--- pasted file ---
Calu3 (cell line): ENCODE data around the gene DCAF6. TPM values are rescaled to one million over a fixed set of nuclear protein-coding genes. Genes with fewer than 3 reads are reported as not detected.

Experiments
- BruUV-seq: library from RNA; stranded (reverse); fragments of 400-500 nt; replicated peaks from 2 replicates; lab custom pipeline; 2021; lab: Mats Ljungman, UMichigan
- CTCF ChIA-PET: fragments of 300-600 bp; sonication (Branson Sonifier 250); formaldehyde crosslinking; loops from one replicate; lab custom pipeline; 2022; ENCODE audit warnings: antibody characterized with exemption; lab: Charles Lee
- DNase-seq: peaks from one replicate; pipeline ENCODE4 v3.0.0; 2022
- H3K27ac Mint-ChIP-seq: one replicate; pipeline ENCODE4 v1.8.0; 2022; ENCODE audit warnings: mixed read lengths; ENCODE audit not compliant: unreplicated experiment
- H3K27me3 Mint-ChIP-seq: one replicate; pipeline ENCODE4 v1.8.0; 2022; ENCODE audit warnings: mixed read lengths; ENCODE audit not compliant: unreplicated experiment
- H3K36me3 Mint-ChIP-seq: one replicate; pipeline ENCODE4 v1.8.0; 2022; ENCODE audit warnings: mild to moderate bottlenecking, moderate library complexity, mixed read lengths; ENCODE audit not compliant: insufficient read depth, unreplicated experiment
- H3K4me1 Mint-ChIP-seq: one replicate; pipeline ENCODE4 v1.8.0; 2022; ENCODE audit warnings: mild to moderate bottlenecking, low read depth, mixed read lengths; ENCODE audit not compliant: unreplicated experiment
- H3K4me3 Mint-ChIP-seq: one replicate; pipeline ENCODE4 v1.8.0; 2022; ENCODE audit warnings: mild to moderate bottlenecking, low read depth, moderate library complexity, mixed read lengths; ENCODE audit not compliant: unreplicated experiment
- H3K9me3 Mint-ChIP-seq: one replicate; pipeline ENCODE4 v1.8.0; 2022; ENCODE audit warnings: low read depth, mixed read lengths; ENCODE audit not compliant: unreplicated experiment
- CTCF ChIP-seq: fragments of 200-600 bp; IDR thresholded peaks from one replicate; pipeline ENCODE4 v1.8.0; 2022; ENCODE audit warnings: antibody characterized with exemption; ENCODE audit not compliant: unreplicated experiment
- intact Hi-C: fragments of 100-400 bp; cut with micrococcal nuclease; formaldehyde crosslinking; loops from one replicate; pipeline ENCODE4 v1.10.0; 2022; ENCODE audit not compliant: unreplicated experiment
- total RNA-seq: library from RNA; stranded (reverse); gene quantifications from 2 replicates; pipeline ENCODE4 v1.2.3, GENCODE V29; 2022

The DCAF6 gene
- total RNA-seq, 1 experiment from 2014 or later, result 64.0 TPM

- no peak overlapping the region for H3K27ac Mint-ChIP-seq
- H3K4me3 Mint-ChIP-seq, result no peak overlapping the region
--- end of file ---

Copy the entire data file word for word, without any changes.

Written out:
Calu3 (cell line): ENCODE data around the gene DCAF6. TPM values are rescaled to one million over a fixed set of nuclear protein-coding genes. Genes with fewer than 3 reads are reported as not detected.

Experiments
- BruUV-seq: library from RNA; stranded (reverse); fragments of 400-500 nt; replicated peaks from 2 replicates; lab custom pipeline; 2021; lab: Mats Ljungman, UMichigan
- CTCF ChIA-PET: fragments of 300-600 bp; sonication (Branson Sonifier 250); formaldehyde crosslinking; loops from one replicate; lab custom pipeline; 2022; ENCODE audit warnings: antibody characterized with exemption; lab: Charles Lee
- DNase-seq: peaks from one replicate; pipeline ENCODE4 v3.0.0; 2022
- H3K27ac Mint-ChIP-seq: one replicate; pipeline ENCODE4 v1.8.0; 2022; ENCODE audit warnings: mixed read lengths; ENCODE audit not compliant: unreplicated experiment
- H3K27me3 Mint-ChIP-seq: one replicate; pipeline ENCODE4 v1.8.0; 2022; ENCODE audit warnings: mixed read lengths; ENCODE audit not compliant: unreplicated experiment
- H3K36me3 Mint-ChIP-seq: one replicate; pipeline ENCODE4 v1.8.0; 2022; ENCODE audit warnings: mild to moderate bottlenecking, moderate library complexity, mixed read lengths; ENCODE audit not compliant: insufficient read depth, unreplicated experiment
- H3K4me1 Mint-ChIP-seq: one replicate; pipeline ENCODE4 v1.8.0; 2022; ENCODE audit warnings: mild to moderate bottlenecking, low read depth, mixed read lengths; ENCODE audit not compliant: unreplicated experiment
- H3K4me3 Mint-ChIP-seq: one replicate; pipeline ENCODE4 v1.8.0; 2022; ENCODE audit warnings: mild to moderate bottlenecking, low read depth, moderate library complexity, mixed read lengths; ENCODE audit not compliant: unreplicated experiment
- H3K9me3 Mint-ChIP-seq: one replicate; pipeline ENCODE4 v1.8.0; 2022; ENCODE audit warnings: low read depth, mixed read lengths; ENCODE audit not compliant: unreplicated experiment
- CTCF ChIP-seq: fragments of 200-600 bp; IDR thresholded peaks from one replicate; pipeline ENCODE4 v1.8.0; 2022; ENCODE audit warnings: antibody characterized with exemption; ENCODE audit not compliant: unreplicated experiment
- intact Hi-C: fragments of 100-400 bp; cut with micrococcal nuclease; formaldehyde crosslinking; loops from one replicate; pipeline ENCODE4 v1.10.0; 2022; ENCODE audit not compliant: unreplicated experiment
- total RNA-seq: library from RNA; stranded (reverse); gene quantifications from 2 replicates; pipeline ENCODE4 v1.2.3, GENCODE V29; 2022

The DCAF6 gene
- total RNA-seq, 1 experiment from 2014 or later, result 64.0 TPM

- no peak overlapping the region for H3K27ac Mint-ChIP-seq
- H3K4me3 Mint-ChIP-seq, result no peak overlapping the region